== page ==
Anger vs. Zeal

Many times throughout the Old Testament, the Levites are mentioned as a passionate tangerribe. At times, they were cursed for their anger, beginning way back with Jacob’s “blessing” spoken over Levi in Genesis 49. But at other times, they were commended for their zeal for the LORD. We even learn in Exodus 32 that the LORD chose this tribe to be His servants because of their zeal. They were commissioned to minister in His house and serve His people in worship.

In Mesu’s book In the Shadow of Jezebel, I was intrigued to see that Jehoiada had inherited this same conflict. Obadiah, a prophet and a good friend pointed out this inner battle to him and painted it in terms of the very sin Jehoiada most appalled: idolatry. Obadiah said, “Your anger has become your idol and you are worshiping it.”

In pride, Jehoiada considered himself righteous because of his zeal for the LORD and his zealous works rather than because of God’s grace. His zeal for the Lord became his measuring stick for other people’s actions rather than humbly looking to God as the standard of righteousness and mercy.

In the New Testament, we’re warned to “Be angry, and sin not.” When our zeal for the Lord turns into anger, we need to consider what has become our measuring stick. Are we measuring the actions of others against our own zeal or are we viewing them in Christ who is our righteousness through the grace of God? (Romans 3:24)

When we begin to use our own righteous choices as the measure to understand others’ actions, we give room for zeal to become anger. This anger then begins to control us, explain us, describe us and even direct our actions. Using our own measuring stick of “good works” ignites our pride, giving sin an open door to reign in anger against others.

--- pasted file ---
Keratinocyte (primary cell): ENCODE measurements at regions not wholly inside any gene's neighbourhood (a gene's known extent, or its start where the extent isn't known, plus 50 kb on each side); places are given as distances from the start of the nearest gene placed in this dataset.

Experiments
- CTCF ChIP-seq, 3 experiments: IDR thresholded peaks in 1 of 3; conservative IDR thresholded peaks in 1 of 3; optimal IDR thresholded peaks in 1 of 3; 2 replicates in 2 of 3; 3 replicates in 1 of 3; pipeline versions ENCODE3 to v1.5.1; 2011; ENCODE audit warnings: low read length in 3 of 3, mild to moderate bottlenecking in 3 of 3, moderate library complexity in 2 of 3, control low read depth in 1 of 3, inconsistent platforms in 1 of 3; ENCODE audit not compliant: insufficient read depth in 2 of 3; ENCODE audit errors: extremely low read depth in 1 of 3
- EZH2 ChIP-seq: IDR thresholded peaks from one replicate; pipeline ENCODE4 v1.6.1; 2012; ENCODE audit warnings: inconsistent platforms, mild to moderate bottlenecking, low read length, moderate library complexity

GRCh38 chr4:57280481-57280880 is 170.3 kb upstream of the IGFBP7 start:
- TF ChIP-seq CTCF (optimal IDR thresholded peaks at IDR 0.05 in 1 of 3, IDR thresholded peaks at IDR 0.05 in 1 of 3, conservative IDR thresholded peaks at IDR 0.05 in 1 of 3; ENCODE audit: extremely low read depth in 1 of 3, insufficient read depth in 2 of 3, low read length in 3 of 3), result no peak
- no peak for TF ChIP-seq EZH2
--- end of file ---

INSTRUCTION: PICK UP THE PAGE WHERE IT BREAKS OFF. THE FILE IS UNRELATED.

The Apostle Paul understood this problem. His zeal for the Lord had made him a student of the Law, a Pharisee, a temple officer, a powerful person – but all this righteousness became his measuring stick. He found others not measuring up to his standards. Even Jesus, God’s perfect Son, could not be explained properly using Paul’s stick of righteous pride. His zeal turned to anger and he became renowned for murder against God’s people.

“Kicking against the pricks!” the Lord called it, questioning Paul because he kicked against the very truth his zeal desired.  The Lord showed him that his zeal for righteousness had turned into blind anger, resulting in persecuting those who pointed to the truth of the Messiah’s coming. In his anger, he couldn’t believe Christ fulfilled the very Law his zeal required.

We must carefully consider what we use as our measuring stick. Are we humbly placing our zeal for the Lord in the Righteousness of Christ by submitting to the Word of God? Are we allowing His Holy Spirit to guide us each moment into the Truth, the Way, and the Life? Only in Jesus can we measure righteousness and direct our zealous hearts away from idol worship.

Debi from Climbing to the High Calling

Comments

  1. What a good post and a reminder to always consider our attitudes and motives. I like your thought ‘When our zeal for the Lord turns into anger, we need to consider what has become our measuring stick.” And your answer – to view others in Christ, who is our righteousness through the grace of God. How humbling, and how wonderful!

  2. Thank you for submitting my devotional.
    I’m honored and humbled that God would take a lesson taught me through His Word and pass it on to others in His family.
    May we be the best Ambassadors for Christ, allowing God to make His appeal through us. 2 Cor 5:20

  3. Thank you Debi for that very thought provoking devotional! I had noticed Jehoiada’s anger but hadn’t made the connection to Levi’s anger, as displayed when he helped his brother murder a whole town. You did a lot of research to tie the lesson to many places in the Bible and especially to Paul, which makes certain that we can’t say “Not I!” Well done! Don

  4. WONDERFUL devotional, Debi! Thanks so much for masterfully showing us the FULL counsel of Scripture on this subject, following this lesson from Jacob and Levi in Genesis all the way through Paul and our Savior’s intercession in the New Testament. I love it when we can tie the threads of God’s Covenants together. Well done, my friend. Well done.

Leave a Comment

Your email address will not be published. Required fields are marked *